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We’ve come now to the halfway point in the season of Advent. Christmas is just 14 days away. There’s not much time left to get ready for the big day. I hope you will be ready. So does John. John’s whole purpose and goal in life was to help you get ready for the big day. And for John, it’s not about shopping or decorating or presents. For John, it’s about repentance. According to John, you don’t get ready for the big day by getting into the ‘Christmas spirit,’ but by getting into the Holy Spirit.
This morning, John directs our attention to John. Lets be sure that we don’t get confused about these two Johns. There’s John the Baptist and John the Evangelist. John the Baptist is also an evangelist but John the Evangelist is not a baptizer. John the Baptist evangelizes by preaching and baptizing. John the Evangelist evangelizes by telling us what John the Baptizer was preaching and what his baptism meant. John the Evangelist was a disciple of John the Baptist but John the Baptist told John the Evangelist to go follow Jesus. John the Baptist pointed people to Jesus and so does John the Evangelist. I hope that clears things up.
John the Evangelist points to Jesus saying, ‘In Him was life, and the life was the light of men. The light shines in the darkness and the darkness has not overcome it.’ Then, John the Evangelist points to John the Baptist saying, ‘There was a man sent from God, whose name was John. He came as a witness, to bear witness about the light, that all men might believe through him.’ That’s what John the Baptist’s life was all about.
Your life is all about going to work, taking care of parents, taking caring of your spouse, raising the children, coming to church, ATTENDING THE ANNUAL VOTERS MEETING. John’s life was all about ‘that ALL MEN might believe through Him.’ We can’t all be John the Baptists or there’d be no one to go to work and care for your spouse and raise your children and come to church. But we are thankful that ‘There was a man sent from God, whose name was John.’
John the Evangelist writes, ‘He was not the light, but came to bear witness about the light.’ One of the problems that John the Baptist had with ‘bearing witness to the light,’ is that a lot of people that John was trying to ‘witness to,’ found him to be such a fascinating person that they were more interested in him than in who he was bearing ‘witness to.’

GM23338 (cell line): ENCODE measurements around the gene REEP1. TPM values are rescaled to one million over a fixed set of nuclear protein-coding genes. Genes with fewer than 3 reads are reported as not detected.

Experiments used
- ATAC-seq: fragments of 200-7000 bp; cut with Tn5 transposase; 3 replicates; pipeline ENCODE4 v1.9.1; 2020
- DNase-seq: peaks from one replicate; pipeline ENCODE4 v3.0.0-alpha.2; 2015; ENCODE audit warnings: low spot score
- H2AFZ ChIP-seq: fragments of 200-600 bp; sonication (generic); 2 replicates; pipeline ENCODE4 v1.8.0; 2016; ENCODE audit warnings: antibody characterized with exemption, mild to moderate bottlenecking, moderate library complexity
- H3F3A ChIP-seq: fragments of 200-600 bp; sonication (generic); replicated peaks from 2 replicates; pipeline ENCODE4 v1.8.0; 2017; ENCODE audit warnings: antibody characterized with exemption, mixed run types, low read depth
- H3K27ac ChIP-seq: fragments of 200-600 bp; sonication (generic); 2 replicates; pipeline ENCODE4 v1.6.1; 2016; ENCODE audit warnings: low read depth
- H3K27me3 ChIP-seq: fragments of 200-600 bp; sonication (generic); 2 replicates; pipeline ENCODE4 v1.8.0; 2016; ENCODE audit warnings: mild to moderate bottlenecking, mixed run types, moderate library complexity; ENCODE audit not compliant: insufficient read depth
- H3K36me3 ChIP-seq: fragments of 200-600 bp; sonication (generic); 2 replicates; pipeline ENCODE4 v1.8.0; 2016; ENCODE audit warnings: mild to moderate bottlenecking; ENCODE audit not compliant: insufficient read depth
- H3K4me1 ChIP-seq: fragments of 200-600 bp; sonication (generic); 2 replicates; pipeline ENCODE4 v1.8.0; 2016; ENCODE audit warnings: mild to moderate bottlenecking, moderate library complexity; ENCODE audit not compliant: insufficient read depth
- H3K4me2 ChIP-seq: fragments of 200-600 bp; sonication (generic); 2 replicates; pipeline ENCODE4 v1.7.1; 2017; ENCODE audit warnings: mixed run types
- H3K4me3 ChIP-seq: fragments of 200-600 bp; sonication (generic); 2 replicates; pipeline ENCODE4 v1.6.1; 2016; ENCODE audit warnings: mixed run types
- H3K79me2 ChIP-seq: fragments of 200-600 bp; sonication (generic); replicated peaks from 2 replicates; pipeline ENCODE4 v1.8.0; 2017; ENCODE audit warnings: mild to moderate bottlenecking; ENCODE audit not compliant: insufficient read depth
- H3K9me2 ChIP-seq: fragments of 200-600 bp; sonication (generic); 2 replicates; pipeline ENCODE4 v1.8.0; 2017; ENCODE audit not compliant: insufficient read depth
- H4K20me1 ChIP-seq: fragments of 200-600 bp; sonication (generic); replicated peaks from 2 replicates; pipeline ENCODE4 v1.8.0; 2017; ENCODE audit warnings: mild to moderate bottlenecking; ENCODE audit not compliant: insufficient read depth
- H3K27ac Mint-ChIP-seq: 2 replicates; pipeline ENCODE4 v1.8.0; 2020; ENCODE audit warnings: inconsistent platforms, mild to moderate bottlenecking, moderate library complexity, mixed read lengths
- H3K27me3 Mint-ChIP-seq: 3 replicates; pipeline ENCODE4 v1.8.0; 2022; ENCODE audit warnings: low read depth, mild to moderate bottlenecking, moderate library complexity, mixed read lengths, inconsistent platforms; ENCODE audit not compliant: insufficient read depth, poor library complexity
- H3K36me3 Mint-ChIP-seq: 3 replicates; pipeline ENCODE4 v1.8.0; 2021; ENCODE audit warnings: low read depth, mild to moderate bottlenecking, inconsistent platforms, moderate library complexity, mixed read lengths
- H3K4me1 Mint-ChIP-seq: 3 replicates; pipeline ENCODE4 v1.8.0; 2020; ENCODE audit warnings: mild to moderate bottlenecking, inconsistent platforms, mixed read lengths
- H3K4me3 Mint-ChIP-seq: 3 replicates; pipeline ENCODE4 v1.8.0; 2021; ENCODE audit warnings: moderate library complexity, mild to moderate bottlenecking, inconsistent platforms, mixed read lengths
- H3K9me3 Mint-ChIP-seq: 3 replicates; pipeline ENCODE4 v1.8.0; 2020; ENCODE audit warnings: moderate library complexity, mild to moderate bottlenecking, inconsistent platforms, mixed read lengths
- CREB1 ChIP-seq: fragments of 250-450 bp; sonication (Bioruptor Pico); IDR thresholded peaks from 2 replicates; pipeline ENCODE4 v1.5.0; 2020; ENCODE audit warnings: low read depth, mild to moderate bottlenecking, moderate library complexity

For example, a contingent of religious leaders came to where John was preaching and baptizing, and their big question was, ‘who are YOU’? The question that they should have come to John with is, ‘who is HE’? ‘Who is this one who comes after you but was before you.’ ‘Who is this One on whom you saw the Spirit descend from heaven and remain on’?
They ask ‘why are you baptizing’? when what they should have asked him is, ‘can I be baptized.’
They remind me of the two new kittens we have. When I point to something that I want them to pay attention to, like a toy or a ball of yarn, they come and sniff my finger. That’s what these fellows who came from the home office were doing. John the Baptist was the finger pointer, and instead of looking to the One he was pointing to, they were more interested in his finger.
Now, I’m not exactly sure why John the Evangelist included this in his Gospel. But it does strike me that there are lots of folks out there who are very interested in religion and spirituality and even Christianity. And they ask lots of questions and it seems like they’re searching for answers, but its really just the ‘debate’ that they’re interested in. For every ‘reason to believe,’ they’ve got a reason for why your reason is not very good. I can never figure out if they are they’re just testing or if they’re really that confused or just lonely. But after about the tenth, ‘but what about” I’m ready to say, ‘quit talking about it and go build something.’
So, I think I can understand why, when John saw these religious types coming into the desert to debate with him, after awhile he’d scream ‘you brood of vipers. Bear fruit in keeping with repentance.’ Which I think is just another way of saying, ‘just go build something.’
Rather than engaging in their stupid debate, John just laid it out straight. ‘I am the voice of one crying out in the wilderness, ‘make straight the way of the Lord,’ as the prophet Isaiah said.’ ‘I baptize with water, but among you stands one YOU DO NOT KNOW, even he who come after me, the strap of whose sandal I am not worthy to untie.’ John just points them to Jesus.
And then John the Evangelist writes, ‘These things took place in Bethany across the Jordan, where John was baptizing.’ And that’s where I’d like to have us focus our attention.